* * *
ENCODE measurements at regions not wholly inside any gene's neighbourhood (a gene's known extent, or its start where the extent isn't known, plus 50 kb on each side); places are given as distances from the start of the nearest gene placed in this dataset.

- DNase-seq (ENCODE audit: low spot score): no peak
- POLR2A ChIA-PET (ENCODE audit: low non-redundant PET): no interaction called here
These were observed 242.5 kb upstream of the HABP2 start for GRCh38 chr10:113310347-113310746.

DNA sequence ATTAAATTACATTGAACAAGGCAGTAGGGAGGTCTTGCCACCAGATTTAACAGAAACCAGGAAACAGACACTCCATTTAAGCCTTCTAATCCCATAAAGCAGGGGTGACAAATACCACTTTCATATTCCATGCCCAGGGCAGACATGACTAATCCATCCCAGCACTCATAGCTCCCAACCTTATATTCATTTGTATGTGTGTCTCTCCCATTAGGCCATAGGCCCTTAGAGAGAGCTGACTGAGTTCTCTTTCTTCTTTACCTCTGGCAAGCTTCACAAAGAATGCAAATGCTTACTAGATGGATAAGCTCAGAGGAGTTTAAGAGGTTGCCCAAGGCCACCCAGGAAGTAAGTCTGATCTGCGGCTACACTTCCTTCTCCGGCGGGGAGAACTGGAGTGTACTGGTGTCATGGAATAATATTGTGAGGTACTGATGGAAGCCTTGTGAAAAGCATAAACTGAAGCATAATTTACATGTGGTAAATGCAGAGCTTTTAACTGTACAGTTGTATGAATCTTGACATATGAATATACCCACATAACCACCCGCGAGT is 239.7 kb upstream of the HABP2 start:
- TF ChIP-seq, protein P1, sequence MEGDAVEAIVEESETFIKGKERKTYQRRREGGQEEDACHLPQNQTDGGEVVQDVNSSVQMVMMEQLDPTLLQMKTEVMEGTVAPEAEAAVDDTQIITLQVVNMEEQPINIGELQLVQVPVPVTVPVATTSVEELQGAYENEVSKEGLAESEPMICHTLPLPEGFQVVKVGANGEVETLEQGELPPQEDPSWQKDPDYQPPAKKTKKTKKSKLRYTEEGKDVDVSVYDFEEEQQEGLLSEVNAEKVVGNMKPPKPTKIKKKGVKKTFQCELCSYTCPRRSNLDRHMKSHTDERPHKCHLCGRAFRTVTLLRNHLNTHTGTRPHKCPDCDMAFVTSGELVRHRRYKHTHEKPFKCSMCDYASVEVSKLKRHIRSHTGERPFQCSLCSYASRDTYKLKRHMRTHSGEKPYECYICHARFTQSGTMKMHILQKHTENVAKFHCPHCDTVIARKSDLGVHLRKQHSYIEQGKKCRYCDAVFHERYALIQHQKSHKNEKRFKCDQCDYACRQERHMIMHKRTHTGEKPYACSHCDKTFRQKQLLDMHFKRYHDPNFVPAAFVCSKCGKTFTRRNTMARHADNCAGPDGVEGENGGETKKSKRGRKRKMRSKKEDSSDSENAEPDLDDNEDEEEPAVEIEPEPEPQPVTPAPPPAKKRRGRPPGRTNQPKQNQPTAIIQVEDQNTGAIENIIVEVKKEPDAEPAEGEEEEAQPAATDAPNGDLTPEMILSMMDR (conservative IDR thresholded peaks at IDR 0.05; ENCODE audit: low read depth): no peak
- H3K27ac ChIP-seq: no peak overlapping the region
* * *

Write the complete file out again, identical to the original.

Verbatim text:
ENCODE measurements at regions not wholly inside any gene's neighbourhood (a gene's known extent, or its start where the extent isn't known, plus 50 kb on each side); places are given as distances from the start of the nearest gene placed in this dataset.

- DNase-seq (ENCODE audit: low spot score): no peak
- POLR2A ChIA-PET (ENCODE audit: low non-redundant PET): no interaction called here
These were observed 242.5 kb upstream of the HABP2 start for GRCh38 chr10:113310347-113310746.

DNA sequence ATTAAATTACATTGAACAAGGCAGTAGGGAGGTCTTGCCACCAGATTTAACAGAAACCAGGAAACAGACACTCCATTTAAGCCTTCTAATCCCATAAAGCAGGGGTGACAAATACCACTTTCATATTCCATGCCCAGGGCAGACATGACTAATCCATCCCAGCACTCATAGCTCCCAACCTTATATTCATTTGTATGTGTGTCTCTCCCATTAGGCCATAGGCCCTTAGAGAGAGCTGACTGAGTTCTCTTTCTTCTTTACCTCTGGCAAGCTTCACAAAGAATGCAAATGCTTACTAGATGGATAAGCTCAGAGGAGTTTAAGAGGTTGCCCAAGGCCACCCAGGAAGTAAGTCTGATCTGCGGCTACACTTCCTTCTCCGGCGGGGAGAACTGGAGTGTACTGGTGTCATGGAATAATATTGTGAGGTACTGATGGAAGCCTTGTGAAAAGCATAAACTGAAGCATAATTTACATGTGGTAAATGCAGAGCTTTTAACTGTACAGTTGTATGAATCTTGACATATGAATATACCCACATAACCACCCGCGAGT is 239.7 kb upstream of the HABP2 start:
- TF ChIP-seq, protein P1, sequence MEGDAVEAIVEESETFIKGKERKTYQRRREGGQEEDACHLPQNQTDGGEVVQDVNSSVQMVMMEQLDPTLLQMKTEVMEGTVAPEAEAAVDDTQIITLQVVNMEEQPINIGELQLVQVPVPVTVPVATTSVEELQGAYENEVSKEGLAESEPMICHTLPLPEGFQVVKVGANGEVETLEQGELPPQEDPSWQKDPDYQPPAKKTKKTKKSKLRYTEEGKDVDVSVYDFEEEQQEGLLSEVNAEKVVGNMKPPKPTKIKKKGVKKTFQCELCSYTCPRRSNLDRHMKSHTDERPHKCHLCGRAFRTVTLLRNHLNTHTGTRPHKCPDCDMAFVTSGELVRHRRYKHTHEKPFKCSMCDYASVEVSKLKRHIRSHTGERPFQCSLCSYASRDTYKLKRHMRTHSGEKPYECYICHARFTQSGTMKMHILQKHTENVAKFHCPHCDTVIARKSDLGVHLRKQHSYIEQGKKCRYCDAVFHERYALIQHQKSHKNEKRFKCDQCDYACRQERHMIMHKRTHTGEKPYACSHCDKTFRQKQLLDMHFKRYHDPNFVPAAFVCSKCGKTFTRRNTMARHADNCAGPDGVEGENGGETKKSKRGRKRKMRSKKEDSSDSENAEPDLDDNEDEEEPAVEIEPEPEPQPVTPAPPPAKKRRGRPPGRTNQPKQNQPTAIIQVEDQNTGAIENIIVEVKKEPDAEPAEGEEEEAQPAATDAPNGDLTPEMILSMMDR (conservative IDR thresholded peaks at IDR 0.05; ENCODE audit: low read depth): no peak
- H3K27ac ChIP-seq: no peak overlapping the region